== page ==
Q: What do The Beatles, my parents, and the ’94 Lakers have in common?
A: They couldn’t stay together. They all broke up. They just couldn’t make it work.
This is not abnormal. This is the natural state of things. Shaq and Kobe could’ve dominated for a decade, but they couldn’t stand each other anymore. The Beatles told us that all we need is love, but then they couldn’t take it anymore and they broke up screaming. Things fall apart.
There’s an old song called, “Breaking Up is Hard to Do,” and it has a point. You know what is harder though? Staying together. Every utopian project in the history of humankind has failed. Disintegration isn’t remarkable. Entropy isn’t remarkable. Disunity isn’t remarkable.
Unity is remarkable.
This is why I want to ask my fellow professing Christians to do something downright shocking in today’s online environment: Be radically charitable to your Christian brothers and sisters. Do not insult their intelligence. Do not mock them. Assume the best of their intentions. Do not belittle them. If you want to engage their ideas and disagree, do so. This needn’t stop reasoned debate, but let kindness mark every exchange. Let it start with kindness and end with kindness. Here’s why:
1. The world is watching us. It would be a bolt of stunning grace from the blue if we actually modeled this. No one expects this. No one else is doing it. People would wonder how it is that we could possibly get along. What is making these “Christians” stick together? Everything else falls apart. So why don’t they?
2. Jesus said unity is what will prove to the world that we belong to Him. This is the very hallmark of who we are. Not our enlightened bumper stickers. Not our issue-of-the-day tweets Not our big church stage shows (In fact, a friend of mine had the temerity to suggest that perhaps we like big stage shows, political posturing, and debating issues so much because we are failing so bitterly at Jesus’ priority of unity. She might be on to something).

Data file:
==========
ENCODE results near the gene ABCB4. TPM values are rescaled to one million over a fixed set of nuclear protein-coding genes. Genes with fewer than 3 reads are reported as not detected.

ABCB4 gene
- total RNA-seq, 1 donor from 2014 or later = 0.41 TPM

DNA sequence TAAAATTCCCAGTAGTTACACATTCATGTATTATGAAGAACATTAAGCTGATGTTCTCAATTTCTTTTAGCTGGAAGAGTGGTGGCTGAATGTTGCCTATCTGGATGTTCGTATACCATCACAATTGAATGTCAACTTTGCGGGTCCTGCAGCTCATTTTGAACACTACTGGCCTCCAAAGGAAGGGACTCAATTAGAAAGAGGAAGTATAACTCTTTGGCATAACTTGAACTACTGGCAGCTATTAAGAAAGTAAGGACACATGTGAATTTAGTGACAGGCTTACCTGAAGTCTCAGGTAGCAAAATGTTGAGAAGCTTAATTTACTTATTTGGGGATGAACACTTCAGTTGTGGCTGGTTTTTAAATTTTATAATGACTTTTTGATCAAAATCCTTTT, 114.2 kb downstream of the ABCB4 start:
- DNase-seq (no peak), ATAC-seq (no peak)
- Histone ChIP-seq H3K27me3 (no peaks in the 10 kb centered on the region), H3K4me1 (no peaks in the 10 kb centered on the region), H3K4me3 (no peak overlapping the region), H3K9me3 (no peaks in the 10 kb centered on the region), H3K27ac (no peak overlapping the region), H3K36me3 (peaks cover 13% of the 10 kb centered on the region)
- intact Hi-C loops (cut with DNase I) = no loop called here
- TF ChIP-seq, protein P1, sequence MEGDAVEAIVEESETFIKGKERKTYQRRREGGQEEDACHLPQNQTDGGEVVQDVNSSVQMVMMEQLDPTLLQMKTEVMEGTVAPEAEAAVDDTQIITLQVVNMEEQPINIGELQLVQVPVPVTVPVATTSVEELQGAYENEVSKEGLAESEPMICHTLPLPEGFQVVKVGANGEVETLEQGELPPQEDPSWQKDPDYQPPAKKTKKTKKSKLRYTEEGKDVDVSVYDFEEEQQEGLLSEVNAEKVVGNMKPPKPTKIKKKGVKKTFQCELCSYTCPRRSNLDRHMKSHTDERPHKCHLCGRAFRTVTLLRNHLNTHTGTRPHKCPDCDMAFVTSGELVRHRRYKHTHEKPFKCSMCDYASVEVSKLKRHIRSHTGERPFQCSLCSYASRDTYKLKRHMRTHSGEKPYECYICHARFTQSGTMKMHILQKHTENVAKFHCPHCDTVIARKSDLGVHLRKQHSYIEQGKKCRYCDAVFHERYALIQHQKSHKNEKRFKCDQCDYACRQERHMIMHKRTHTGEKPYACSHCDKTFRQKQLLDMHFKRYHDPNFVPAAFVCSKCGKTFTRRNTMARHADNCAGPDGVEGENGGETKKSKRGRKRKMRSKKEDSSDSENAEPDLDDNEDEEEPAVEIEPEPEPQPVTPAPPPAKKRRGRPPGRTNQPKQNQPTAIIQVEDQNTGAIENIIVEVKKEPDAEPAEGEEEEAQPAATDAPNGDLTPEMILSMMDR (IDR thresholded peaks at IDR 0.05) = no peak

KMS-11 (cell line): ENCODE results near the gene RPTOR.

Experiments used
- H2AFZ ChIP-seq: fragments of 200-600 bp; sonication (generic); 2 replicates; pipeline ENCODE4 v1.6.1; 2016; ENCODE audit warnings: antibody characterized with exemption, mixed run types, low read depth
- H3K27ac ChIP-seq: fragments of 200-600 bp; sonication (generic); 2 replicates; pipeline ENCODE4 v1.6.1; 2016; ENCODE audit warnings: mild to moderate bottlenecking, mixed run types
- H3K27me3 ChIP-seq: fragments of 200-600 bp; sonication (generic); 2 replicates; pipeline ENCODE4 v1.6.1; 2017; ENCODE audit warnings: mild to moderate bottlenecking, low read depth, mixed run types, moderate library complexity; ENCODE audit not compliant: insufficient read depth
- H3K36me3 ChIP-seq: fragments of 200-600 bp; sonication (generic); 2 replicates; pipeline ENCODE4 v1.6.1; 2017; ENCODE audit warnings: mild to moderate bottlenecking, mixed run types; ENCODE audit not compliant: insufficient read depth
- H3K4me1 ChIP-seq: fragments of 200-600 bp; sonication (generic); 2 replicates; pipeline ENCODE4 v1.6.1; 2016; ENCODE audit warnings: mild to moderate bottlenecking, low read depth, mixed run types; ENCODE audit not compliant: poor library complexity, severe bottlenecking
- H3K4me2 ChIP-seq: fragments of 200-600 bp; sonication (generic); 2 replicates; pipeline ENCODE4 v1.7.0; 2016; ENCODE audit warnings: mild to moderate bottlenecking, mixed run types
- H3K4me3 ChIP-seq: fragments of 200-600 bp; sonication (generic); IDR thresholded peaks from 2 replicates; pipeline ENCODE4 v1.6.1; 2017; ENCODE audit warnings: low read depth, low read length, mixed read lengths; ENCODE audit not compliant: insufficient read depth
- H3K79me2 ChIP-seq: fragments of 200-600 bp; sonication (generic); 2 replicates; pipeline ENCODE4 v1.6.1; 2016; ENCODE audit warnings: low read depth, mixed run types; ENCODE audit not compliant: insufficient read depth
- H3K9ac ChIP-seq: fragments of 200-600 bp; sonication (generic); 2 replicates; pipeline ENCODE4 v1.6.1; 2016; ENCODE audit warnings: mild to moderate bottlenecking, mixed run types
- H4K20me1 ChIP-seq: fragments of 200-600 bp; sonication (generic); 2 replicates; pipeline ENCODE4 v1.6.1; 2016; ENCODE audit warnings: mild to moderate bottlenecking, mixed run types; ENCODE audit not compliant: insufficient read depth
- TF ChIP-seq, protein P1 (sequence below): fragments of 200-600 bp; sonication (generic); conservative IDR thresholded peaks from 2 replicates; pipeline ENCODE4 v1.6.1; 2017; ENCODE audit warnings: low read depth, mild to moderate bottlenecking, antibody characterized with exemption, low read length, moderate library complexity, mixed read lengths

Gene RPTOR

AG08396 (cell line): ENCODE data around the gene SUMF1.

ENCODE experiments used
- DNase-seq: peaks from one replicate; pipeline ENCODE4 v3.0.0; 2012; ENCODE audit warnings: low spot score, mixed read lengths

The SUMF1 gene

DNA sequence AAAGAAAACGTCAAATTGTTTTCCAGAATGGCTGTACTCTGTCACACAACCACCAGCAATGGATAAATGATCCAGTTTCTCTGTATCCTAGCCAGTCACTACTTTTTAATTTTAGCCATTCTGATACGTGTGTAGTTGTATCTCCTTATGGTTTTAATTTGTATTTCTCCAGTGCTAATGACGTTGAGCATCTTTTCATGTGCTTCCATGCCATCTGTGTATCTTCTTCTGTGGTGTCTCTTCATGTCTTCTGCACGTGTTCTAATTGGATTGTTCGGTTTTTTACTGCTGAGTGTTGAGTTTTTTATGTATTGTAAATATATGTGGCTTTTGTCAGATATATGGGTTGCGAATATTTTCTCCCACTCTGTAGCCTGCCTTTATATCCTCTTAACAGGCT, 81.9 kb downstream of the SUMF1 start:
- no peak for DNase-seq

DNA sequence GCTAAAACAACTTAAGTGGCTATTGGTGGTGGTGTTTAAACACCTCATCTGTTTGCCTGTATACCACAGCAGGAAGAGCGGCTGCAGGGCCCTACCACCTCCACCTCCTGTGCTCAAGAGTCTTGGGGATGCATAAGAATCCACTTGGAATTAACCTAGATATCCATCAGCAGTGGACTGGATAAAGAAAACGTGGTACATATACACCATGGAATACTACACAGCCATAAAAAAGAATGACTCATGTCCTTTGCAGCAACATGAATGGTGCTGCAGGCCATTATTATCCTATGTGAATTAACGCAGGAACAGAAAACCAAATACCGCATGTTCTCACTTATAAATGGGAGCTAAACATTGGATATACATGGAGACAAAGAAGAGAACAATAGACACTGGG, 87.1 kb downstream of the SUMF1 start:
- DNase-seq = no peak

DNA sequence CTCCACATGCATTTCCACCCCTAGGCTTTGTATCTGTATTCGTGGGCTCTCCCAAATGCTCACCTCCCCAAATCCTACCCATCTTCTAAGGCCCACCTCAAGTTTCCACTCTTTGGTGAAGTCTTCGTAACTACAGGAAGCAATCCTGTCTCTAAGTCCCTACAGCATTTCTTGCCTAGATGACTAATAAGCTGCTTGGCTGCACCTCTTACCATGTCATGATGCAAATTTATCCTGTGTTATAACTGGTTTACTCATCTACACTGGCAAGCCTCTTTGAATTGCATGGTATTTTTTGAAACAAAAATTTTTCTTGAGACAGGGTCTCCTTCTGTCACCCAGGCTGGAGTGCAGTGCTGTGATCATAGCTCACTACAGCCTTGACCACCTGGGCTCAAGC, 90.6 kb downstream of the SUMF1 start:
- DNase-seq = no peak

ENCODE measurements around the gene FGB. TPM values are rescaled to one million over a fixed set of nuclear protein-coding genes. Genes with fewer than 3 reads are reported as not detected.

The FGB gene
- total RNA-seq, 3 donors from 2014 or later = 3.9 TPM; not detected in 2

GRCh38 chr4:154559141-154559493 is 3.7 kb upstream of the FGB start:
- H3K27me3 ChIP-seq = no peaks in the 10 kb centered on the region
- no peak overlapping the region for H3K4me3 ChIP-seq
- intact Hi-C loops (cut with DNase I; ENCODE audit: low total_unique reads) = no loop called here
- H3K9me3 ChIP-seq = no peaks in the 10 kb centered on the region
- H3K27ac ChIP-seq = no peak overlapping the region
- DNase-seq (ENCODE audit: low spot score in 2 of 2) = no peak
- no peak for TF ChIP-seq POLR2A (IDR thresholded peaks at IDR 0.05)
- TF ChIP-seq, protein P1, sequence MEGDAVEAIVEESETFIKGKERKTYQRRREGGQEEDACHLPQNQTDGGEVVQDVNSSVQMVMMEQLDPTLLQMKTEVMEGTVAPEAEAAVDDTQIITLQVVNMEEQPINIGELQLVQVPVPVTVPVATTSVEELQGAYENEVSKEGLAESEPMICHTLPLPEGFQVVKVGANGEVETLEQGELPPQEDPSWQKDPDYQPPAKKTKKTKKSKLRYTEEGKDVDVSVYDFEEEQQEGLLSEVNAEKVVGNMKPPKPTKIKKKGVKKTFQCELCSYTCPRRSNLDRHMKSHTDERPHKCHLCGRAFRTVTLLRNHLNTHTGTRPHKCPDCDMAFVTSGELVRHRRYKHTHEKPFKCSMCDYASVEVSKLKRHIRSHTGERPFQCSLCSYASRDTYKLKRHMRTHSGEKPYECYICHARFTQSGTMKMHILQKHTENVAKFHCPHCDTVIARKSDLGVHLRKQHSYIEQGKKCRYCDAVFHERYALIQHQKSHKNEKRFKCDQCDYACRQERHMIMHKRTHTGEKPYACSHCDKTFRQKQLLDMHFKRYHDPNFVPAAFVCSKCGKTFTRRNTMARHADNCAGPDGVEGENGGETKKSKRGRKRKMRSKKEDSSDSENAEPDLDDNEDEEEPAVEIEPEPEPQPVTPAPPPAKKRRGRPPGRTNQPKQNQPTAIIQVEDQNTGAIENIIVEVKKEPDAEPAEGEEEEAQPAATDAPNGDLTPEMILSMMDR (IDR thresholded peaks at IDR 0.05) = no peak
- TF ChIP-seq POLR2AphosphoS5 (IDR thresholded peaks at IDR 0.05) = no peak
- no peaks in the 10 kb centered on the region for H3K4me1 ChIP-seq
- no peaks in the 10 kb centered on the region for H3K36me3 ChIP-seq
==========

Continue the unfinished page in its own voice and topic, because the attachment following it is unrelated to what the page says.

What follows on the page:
Unity forged on an absolute agreement is not supernatural. If we genuinely disagree, even vehemently disagree, yet model love and deference in all of our public and private communications, well, that’s another thing entirely. I propose we all model this immediately. Again, this isn’t rendering issues unimportant. This isn’t short-circuiting debate. It’s simply shaping how we do it.
Look, I’m a logic machine. I think quickly (A doctor friend of mine laughingly said he wants to avoid arguments with me for fear of again being “logically pummeled”). But if I have not love, I’m a bunch of noise. Things fall apart, but it’s love that endures. As brutal as social media is, that’s where people are. Maybe we could use it to demonstrate what a city on a hill looks like. Disagree with a brother or sister? It will happen, but these people are my family above all. After all, if someone else calls Jesus “Lord” in this culture, it means something. If we agree on that, we may not vote together, but we can sing together, pray together and talk together in meaningful ways. Let’s change our online approaches right now.
We have a bond that’s deeper than public policy, deeper than our misunderstandings, deeper than our wounds. Things fall apart… But we don’t have to…
“He is before all things, and in Him, all things hold together.” – Paul, Colossians 1:17 NIV
Midday Show Host, STAR 93.3
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